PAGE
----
2- Aperitifs were soon offered. I couldn't resist trying something new . whiskey and iced tea. Very pleasant taste even though Roger had poured me a strong mixture.

3- A large green salad made up of lettuce, apple, cheese, cucumber and tomato was our entree.

4- A deep, dark, red wine with a unique flavour came out to accompany the main meal.

5- The main course was tenderly roasted veal with deep-fried potato puffs about the size of ping-pong balls.

6- A basket of bread and a large plate with 4 different tasting (and shaped) cheeses introduced the final stages of dinner.

7- A large raspberry tart (or flan?) was disected on the table. I was so full I had to stop after having only one piece.

8- And finally we finished off with a choice of percolated coffee or tea. I don't usually have black coffee, but I did last night.

At 10.30 pm Roger marched the children upstairs and then began the battle to try to get them to sleep. And by 11 pm I was really stuffed, in more ways than one! So I politely excused myself and went upstairs, dodging the dreaded crossbeam along the way, until I was once again amongst the serenity of my lucky 51 tugboats.

Playing bowls with Roger.

2. Lions Castles and German Butlers

"You are welcome to come and stay with us in our castle," went the invitation. "But I hope you like animals, because Mouphassa, our pet lion (retired from a local zoo) is very friendly. But don't worry, he's been defanged."

So how could I miss out on such a rare opportunity. I mean, how many people do you know that have lived in a castle and had photos taken, cheek-to-cheek, with a fully grown lion (with or without teeth).

"Roger, my German butler (and my partner) will meet you at the bus depot and drive you back to the castle," were the pick-up instructions. So all I had to do was get to Bressuire. I looked forward to this extraordinary adventure with great anticipation.

Sure enough, Roger met me at the bus depot. And soon we were driving back to the castle. Actually, we drove past the castle.

"You'll be staying in the castle tower, which is a few kilometers further away," Roger explained. "See that high wall? That's the lion enclosure. All the lions are kept in there."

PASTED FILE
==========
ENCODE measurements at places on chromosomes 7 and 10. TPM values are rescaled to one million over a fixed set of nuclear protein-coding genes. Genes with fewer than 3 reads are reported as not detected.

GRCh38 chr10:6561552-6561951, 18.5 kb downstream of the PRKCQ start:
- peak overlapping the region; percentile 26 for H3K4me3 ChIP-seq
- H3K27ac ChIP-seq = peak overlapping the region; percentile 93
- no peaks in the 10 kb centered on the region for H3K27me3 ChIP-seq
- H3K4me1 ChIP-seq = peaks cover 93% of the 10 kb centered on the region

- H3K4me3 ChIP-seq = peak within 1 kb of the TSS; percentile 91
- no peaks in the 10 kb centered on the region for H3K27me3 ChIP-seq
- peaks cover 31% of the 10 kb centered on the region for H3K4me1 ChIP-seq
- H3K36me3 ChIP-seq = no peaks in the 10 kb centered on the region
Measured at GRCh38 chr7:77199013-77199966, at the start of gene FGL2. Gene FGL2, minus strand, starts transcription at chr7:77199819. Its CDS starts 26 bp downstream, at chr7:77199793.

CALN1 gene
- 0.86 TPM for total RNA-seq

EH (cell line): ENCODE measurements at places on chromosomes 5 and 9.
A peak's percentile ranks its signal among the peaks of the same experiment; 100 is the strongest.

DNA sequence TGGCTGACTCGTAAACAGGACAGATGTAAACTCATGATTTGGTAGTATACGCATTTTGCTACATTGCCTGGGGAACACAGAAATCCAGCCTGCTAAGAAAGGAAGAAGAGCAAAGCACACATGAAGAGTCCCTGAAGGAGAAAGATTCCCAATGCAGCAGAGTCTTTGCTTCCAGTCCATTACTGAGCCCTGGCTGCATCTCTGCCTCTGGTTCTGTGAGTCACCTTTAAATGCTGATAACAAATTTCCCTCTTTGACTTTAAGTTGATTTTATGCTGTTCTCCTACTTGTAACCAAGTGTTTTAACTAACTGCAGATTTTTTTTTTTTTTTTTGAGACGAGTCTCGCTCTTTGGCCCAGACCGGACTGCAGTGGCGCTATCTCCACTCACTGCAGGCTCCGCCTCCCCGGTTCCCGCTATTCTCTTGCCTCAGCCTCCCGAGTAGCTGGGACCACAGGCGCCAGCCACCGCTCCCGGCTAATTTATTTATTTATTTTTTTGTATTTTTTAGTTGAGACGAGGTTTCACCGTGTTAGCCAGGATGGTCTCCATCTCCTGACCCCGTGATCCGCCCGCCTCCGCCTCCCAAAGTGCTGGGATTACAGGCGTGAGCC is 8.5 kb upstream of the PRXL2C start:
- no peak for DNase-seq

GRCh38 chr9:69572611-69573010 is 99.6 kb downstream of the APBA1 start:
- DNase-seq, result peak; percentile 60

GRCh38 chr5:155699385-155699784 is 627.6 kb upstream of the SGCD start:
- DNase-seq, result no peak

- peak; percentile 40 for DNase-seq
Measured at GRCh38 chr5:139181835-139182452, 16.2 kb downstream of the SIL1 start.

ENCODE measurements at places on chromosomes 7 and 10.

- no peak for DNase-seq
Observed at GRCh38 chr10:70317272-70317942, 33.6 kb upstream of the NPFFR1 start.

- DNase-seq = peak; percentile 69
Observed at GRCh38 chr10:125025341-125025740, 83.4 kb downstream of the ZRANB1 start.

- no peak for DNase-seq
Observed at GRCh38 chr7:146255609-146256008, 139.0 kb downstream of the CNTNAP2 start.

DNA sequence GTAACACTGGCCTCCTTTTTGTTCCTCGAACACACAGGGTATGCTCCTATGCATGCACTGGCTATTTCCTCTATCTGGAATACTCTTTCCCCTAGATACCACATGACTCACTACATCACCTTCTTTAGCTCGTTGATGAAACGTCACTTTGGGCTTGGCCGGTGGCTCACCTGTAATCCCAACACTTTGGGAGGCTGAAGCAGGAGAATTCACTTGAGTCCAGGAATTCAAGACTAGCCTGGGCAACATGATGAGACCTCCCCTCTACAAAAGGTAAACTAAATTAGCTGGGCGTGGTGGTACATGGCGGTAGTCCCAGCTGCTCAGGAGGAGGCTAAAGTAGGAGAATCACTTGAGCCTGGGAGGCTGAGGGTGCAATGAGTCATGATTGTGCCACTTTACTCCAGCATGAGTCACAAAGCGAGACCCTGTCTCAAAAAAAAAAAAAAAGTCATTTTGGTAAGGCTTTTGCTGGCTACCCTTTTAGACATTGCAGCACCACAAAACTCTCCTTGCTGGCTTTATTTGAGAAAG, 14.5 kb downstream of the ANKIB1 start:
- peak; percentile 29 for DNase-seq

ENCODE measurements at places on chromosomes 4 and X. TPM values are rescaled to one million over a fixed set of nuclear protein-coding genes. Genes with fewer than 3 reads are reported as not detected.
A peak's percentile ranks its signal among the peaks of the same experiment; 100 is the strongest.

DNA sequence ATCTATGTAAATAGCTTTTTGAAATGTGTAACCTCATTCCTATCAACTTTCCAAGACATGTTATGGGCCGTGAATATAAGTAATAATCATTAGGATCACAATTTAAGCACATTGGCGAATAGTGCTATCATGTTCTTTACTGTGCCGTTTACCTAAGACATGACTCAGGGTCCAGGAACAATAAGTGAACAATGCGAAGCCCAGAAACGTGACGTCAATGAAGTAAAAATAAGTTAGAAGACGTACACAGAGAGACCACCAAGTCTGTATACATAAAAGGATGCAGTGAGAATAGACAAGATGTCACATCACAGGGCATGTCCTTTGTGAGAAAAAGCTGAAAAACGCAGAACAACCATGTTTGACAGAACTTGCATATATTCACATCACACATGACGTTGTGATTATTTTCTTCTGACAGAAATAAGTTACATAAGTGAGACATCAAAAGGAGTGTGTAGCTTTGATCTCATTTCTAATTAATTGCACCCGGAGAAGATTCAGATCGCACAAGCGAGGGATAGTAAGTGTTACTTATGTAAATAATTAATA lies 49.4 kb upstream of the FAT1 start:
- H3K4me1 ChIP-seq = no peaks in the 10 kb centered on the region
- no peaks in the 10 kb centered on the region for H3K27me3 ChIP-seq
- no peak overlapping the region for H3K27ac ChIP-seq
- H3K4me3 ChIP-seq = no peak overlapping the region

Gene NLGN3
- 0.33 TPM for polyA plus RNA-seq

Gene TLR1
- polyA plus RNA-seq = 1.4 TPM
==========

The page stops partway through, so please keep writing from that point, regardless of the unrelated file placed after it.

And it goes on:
"I thought Mouphassa was a house pet," I confessed with a sense of disappointment, realizing that my cheek-to-cheek photos probably wouldn't eventuate after all.

"We had Mouphassa with us up until last year. Now he's been put out to pasture with the other lions," Roger said.

Finally we arrived at the tower. But I couldn't see it!

"Where's the tower?" I asked.

"That's it right in front of you," Roger said. "The round building. It used to be very tall, but it had the top chopped off about a century ago. Now it's only 2 stories tall. But at least it's still round."

And from then on, it was downhill all the way.

So the castle tower turned out to be only a fraction of its former glory. And there was no Mouphassa, or lions of any description. And (surprise, surprise) Roger wasn't really a butler. But he WAS German. And he did have a sense of humour (which some people would claim is a rare enough experience anyway).

Gee I can be SO gullible sometimes!

3. My First Public Performance of The Glory Of Athens

Apart from being a real joker, Roger was also a great promoter. I was only staying in Bressuire for one week, but he'd organized the best possible event I could've asked for . the first public performance of my play, The Glory Of Athens!

I arrived in Bressuire on Sunday and Roger had booked a hall for my play for the following Friday at 7pm.

"You will be interviewed by 2 journalists at 11 am this Wednesday," Roger said, "and the articles will go into the Thursday issues."

So every day, while the children took a nap in the early afternoon, I'd rehearse my play in one of the run-down barns, eventually being able to ignore the curious looks from the old farm-hand living in an adjacent dwelling and even a wild tortoiseshell cat watching from a safe distance at the entrance to another farm building.

The articles were quite prominent in both newspapers, slightly smaller than an A4 size and included a photo of Roger and myself. And many people got to see it. Almost everyone we met on Thursday and Friday commented on it, and for the very first time in my life, I began to feel like a real celebrity.

On the Thursday we met Paul and Monique who have a Hot-Air Balloon business. They had a flight booked for that evening to take an old couple up with a couple of teenagers, and I could come and watch if I wanted. I did. And they seemed to be just impressed by my newspaper article as I was of their part-time Hot-Air Balloon business.

The articles described me as a 'globe-trotter'. And at the launching ground, Roger had proudly shown the old couple the newspaper articles which they read from beginning to end with great interest. "Can I come with you?" the old man said jokingly. It was a response I was used to getting in every country I visited. If they were serious and I'd said yes, I'd be traveling with a hundred people by now!

"Please come and see the play," Roger said to every English-speaking person we met. And like any other numbers-game, some of them did show up, including one of the journalists.

French people aren't renowned for being able to speak English very well (if at all), especially in such a small town as Bressuire (18,000 pop'n), so the audience wasn't a big one. But they were good audience, laughing at most of the jokes, and staying back to talk with me after the play ended. Thankfully the newspaper review (my first) was very positive. I'd given a very passionate performance with a positive and inspirational message. And my audience had been 'moved'.

This article is taken from the ebook,
400-Day LETS Odyssey

About the book

James Taris web sites